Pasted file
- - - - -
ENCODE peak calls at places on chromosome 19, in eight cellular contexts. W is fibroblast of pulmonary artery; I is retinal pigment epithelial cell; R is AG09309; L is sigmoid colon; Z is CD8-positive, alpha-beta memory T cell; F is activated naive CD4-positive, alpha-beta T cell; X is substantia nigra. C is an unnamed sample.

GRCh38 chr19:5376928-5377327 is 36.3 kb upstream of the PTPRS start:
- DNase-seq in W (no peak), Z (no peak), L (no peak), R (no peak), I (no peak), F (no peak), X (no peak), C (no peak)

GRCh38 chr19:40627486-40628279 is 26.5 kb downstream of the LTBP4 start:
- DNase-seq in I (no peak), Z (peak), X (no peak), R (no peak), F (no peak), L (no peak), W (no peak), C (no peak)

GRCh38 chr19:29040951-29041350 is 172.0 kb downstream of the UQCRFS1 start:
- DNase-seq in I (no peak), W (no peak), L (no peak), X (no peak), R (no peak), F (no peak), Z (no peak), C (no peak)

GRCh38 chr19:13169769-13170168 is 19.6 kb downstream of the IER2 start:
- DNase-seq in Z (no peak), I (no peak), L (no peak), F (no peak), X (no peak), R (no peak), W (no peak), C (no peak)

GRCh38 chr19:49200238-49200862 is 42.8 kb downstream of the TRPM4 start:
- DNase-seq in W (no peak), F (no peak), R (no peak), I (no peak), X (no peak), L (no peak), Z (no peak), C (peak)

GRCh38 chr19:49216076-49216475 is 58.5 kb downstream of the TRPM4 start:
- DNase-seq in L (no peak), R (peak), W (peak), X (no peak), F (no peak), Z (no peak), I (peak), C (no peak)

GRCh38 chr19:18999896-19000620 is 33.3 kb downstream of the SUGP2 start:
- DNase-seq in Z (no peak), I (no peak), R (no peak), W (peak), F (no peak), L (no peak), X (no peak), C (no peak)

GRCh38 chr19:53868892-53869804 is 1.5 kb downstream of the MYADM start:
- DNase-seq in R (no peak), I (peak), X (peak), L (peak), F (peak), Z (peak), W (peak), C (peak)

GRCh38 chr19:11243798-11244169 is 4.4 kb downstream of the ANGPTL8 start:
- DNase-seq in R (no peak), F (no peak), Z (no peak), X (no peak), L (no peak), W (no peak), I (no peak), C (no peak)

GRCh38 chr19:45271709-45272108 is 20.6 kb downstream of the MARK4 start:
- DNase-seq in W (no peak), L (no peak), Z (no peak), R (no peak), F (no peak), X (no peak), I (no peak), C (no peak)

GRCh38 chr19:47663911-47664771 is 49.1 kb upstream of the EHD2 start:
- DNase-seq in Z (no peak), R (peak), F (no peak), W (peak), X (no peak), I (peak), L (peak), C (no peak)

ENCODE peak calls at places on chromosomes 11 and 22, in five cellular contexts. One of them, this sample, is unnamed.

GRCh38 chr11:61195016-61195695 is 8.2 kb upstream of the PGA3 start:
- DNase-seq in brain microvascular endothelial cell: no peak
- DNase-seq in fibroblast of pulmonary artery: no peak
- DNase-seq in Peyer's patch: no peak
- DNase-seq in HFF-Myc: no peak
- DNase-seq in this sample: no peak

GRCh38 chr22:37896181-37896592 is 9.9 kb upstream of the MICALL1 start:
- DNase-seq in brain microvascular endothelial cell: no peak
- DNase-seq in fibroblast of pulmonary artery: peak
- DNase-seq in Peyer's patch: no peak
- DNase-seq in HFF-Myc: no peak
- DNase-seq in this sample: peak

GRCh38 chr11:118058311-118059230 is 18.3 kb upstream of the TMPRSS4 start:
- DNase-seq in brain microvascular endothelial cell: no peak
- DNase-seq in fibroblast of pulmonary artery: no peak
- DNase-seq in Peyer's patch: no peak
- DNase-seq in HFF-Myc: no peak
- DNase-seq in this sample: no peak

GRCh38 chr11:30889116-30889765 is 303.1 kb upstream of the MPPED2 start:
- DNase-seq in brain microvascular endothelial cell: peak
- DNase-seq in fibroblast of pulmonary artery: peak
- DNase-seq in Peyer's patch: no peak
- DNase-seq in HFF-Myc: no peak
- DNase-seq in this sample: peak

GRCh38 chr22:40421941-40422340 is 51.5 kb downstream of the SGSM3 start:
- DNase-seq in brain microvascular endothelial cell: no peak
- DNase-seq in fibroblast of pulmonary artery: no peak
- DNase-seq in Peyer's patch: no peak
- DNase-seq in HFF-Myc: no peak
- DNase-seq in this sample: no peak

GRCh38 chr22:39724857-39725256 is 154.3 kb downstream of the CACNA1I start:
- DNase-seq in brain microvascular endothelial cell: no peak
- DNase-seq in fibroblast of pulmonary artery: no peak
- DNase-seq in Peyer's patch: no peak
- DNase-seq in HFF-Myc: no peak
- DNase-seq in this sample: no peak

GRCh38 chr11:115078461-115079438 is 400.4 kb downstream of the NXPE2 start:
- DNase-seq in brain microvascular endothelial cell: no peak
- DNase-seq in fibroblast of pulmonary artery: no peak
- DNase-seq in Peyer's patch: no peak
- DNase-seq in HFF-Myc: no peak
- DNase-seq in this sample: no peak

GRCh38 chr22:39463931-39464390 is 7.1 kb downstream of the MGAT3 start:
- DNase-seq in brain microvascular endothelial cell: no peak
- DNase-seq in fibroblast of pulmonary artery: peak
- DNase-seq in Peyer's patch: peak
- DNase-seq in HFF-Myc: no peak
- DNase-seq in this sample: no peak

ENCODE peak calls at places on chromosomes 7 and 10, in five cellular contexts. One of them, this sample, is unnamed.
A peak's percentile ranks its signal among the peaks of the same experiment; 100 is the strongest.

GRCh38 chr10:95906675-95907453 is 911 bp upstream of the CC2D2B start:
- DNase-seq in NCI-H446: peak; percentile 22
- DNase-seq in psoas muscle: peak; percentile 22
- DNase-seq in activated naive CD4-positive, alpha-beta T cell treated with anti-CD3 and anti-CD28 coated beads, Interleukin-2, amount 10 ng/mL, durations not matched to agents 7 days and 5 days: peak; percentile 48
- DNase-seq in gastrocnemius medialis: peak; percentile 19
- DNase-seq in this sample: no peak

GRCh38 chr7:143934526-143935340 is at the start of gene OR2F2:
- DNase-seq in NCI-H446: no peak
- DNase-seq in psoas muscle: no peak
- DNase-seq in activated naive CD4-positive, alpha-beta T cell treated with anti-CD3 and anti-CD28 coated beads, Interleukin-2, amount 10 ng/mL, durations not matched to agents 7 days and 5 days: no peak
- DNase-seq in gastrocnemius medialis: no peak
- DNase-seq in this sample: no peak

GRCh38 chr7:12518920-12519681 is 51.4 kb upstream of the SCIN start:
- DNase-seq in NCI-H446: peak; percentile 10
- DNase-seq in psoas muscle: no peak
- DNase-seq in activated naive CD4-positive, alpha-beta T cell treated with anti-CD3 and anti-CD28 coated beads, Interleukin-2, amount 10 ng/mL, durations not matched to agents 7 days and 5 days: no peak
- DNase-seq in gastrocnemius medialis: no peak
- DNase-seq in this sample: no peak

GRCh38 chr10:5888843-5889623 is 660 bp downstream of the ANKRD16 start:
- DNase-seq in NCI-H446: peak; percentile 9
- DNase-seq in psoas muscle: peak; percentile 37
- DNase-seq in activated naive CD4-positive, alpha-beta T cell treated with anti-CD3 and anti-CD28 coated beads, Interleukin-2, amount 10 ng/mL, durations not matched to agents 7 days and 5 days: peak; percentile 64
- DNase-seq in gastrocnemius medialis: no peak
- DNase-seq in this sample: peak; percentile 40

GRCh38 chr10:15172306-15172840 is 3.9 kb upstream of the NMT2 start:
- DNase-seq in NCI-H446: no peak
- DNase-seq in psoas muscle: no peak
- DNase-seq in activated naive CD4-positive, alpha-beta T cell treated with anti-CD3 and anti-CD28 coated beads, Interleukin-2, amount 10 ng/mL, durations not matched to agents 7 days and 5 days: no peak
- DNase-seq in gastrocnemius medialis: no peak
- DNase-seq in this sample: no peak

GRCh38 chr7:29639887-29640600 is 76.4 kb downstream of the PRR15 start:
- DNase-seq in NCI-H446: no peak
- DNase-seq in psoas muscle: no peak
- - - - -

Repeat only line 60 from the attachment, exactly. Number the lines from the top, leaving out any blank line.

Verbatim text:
- DNase-seq in this sample: no peak